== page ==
Re:Gender works to end gender inequity by exposing root causes and advancing research-informed action. Working with multiple sectors and disciplines, we are shaping a world that demands fairness across difference.
Submitted by afiorino on Mon, 02/08/2010 - 11:53am
The third study conducted by the NCAA to measure career aspirations and perceptions of careers in intercollegiate athletics among females. It also seeks to provide NCAA policymakers, conference offices and member institutions with detailed information on the perceptions and concerns of female student-athletes, coaches, administrators and officials regarding careers for females in intercollegiate athletics.
The fund will invest in companies demonstrating ‘best practices’ with regard to gender diversity. The aim of the fund is to achieve an above-average return by investing in companies that do a superior job attracting and retaining diversity of talent. The study with Heidrick + Struggles found that gender diversity is the most influential socially responsible investment determinant of higher ROA.
The Global Private Sector Leaders Forum is a group of influencial businesspeople and companies committed to promoting women’s economic empowerment. These leaders understand the importance of women’s contributions to business profitability and to the communities in which they operate. They are creating economic opportunities for women as an integral part of core business, community engagement and corporate diversity and inclusion.
Scholars and practitioners have long argued that females exhibit a distinctive and particularly effective managerial style. Yet, less than a third of the largest U.S. corporations have a single female senior executive, raising the question of whether women are in fact effective as senior managers, and, if so, under what circumstances.
In the past few decades, women have made great strides in their involvement in economic activity, moving ever closer to what one might call “gender equality.” Women’s college participation and graduation rates exceed those of men, and more and more women are pursuing “traditionally male” college majors, particularly in professional fields such as law and medicine. However, discrepancies persist in the field of business administration, and this state of affairs is mirrored in the workforce: the proportion of women in managerial occupations is only about 35%.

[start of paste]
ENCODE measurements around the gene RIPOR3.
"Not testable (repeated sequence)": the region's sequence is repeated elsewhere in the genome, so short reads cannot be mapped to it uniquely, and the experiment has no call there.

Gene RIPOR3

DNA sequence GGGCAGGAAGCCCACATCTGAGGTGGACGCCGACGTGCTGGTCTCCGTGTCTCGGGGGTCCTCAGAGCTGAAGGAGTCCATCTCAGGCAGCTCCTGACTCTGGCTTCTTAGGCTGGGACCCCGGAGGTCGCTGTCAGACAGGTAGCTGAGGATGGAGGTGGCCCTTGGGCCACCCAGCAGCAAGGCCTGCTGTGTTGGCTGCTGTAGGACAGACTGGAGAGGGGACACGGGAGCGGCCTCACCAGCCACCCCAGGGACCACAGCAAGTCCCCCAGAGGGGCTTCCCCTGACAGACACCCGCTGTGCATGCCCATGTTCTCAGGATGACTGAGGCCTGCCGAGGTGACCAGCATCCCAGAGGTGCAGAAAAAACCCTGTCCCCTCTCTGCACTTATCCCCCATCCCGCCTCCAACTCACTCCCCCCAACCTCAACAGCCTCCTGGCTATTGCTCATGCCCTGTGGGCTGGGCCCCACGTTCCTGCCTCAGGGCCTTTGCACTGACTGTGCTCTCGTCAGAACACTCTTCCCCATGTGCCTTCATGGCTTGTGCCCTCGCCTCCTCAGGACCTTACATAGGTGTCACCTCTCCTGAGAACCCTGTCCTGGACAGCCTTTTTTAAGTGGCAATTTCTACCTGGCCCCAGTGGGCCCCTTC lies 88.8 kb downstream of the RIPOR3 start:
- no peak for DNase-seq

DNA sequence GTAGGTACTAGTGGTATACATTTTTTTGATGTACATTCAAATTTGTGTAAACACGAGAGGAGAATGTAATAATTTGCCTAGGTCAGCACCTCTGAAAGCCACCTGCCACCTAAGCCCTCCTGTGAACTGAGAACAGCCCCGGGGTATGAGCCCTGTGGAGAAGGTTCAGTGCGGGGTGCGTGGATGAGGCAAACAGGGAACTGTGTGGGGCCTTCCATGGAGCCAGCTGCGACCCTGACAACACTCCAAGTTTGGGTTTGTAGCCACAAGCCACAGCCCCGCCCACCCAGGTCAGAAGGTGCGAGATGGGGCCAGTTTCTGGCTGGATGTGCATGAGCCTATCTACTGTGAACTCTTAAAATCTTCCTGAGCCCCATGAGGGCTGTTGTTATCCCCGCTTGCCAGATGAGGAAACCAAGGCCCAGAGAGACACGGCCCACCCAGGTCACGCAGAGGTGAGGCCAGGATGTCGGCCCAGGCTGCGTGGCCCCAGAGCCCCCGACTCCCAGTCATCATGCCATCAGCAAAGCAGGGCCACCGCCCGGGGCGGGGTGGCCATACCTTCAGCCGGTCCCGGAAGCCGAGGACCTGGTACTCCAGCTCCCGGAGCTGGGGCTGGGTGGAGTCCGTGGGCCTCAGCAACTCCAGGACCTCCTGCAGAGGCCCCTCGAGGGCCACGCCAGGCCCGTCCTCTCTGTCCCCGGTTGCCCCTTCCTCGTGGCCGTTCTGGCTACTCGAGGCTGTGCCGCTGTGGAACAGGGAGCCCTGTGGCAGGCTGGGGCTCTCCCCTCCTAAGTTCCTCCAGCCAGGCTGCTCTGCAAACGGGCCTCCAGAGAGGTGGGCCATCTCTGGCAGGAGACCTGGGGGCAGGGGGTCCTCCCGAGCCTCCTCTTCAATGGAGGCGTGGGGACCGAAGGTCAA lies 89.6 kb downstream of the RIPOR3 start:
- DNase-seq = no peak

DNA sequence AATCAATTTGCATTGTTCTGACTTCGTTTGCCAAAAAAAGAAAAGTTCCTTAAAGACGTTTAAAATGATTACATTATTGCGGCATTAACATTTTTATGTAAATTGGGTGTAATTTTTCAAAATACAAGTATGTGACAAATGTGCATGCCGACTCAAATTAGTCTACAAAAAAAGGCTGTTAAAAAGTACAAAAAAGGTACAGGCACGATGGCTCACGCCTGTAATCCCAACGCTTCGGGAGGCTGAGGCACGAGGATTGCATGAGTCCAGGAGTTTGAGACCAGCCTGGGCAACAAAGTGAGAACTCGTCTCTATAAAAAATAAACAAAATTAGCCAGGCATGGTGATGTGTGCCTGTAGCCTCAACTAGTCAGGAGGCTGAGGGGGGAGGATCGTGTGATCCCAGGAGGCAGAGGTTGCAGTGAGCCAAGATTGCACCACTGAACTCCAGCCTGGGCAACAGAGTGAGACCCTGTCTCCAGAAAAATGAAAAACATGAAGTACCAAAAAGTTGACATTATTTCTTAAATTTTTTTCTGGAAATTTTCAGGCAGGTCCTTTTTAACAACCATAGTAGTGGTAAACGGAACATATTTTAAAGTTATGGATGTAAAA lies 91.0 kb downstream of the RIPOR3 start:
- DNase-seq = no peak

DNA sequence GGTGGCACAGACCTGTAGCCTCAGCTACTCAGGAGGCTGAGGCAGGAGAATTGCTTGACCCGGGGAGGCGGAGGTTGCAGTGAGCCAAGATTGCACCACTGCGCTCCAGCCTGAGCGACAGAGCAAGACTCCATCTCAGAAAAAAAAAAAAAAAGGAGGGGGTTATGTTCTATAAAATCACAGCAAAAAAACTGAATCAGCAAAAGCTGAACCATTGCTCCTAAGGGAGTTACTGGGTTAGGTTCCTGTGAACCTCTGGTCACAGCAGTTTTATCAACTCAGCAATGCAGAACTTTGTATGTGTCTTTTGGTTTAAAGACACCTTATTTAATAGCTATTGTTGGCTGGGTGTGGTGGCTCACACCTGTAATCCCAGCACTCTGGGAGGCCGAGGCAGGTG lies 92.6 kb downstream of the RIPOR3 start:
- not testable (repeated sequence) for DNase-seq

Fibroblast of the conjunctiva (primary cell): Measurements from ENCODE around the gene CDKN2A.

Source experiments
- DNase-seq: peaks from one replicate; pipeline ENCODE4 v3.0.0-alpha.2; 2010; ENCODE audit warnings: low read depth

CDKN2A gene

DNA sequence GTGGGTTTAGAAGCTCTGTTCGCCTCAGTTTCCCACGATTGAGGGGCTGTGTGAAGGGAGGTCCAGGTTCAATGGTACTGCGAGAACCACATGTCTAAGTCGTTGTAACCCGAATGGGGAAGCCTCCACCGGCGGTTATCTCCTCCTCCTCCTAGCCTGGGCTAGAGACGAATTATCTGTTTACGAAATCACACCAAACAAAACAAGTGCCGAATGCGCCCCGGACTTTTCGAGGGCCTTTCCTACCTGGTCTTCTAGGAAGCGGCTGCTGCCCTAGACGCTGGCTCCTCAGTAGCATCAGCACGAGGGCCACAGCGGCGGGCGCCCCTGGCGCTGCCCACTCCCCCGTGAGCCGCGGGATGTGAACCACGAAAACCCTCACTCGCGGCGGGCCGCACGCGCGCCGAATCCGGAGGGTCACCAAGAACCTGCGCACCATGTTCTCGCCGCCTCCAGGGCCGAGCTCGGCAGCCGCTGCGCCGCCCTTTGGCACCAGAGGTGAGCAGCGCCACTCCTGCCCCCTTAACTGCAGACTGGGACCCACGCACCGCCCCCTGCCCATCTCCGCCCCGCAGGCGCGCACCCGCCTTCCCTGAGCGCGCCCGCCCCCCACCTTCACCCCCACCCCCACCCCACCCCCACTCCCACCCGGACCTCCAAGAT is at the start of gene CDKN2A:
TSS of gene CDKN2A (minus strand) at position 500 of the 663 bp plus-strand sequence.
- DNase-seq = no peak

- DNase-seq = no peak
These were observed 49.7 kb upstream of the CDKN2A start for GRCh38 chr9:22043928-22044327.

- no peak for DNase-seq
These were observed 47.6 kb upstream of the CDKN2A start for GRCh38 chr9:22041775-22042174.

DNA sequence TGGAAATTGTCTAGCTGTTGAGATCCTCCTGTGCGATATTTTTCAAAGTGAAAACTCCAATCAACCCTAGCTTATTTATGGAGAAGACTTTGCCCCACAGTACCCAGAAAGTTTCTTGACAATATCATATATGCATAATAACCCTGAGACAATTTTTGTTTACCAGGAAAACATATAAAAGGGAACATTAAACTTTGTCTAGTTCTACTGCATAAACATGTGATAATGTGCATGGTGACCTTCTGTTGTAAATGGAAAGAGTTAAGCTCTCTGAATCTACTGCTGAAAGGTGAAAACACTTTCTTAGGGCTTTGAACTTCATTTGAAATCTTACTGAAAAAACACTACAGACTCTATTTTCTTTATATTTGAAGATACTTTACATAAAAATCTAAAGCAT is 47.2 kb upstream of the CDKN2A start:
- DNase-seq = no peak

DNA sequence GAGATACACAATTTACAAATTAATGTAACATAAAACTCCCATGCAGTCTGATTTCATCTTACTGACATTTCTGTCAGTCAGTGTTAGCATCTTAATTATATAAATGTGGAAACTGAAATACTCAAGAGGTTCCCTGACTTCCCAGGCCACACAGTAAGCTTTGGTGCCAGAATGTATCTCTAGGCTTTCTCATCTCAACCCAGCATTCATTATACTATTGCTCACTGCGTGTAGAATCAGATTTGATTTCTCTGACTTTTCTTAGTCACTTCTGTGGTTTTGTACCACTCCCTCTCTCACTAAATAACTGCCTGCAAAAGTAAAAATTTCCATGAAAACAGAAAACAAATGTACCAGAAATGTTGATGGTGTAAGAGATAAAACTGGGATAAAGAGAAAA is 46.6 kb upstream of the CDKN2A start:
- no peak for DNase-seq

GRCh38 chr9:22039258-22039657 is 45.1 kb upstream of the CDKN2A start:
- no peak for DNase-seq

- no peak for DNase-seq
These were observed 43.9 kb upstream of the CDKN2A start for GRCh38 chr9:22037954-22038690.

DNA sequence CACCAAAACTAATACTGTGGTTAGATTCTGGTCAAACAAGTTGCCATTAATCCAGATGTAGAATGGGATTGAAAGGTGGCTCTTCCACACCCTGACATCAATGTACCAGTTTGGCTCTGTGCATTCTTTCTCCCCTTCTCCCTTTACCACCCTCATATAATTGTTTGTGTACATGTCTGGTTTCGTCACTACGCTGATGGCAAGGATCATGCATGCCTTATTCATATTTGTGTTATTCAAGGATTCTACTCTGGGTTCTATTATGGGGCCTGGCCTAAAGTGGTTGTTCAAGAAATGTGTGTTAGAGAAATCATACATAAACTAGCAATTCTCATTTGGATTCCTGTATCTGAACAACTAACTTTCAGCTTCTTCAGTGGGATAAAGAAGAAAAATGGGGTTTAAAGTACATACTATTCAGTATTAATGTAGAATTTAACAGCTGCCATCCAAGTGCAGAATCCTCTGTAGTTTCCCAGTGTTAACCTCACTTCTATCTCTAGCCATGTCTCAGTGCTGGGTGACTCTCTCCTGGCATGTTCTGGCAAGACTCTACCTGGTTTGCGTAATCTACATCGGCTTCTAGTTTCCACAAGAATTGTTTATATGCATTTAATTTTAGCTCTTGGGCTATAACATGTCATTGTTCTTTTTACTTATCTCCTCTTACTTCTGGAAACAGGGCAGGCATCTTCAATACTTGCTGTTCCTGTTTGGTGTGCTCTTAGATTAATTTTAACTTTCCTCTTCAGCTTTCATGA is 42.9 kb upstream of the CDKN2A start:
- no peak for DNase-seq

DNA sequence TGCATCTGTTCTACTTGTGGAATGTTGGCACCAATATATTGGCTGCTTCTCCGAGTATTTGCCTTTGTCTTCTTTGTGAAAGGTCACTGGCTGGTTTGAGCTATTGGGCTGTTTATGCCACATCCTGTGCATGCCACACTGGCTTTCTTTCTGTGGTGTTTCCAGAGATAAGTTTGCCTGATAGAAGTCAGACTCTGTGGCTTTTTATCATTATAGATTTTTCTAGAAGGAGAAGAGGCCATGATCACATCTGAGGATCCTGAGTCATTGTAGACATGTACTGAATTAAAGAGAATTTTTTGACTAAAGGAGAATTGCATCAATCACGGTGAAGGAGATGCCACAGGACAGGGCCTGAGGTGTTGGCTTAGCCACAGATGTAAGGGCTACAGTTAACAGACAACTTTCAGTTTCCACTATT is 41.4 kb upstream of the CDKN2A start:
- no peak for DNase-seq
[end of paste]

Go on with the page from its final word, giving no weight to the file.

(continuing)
The relatively low proportion of women in academic science and engineering (S&E) has been the topic of numerous recent books, reports, and workshops. Data for 2006 show that women continue to constitute a much lower percentage of S&E full professors than their share of S&E doctorates awarded in that year. Even in psychology, a field heavily dominated by women, women were less than half of all full professors, even though they earned well more than half of doctorates in 2006.
This research shows that the number of women on a company’s board of directors impacts the future of women in its senior leadership. This is significant because earlier Catalyst findings show that Fortune 500 companies with the highest representation of women board directors and women corporate officers, on average, achieve higher financial performance than those with the lowest. The numbers tell the story—a gender-diverse board promotes continued success for women and for business.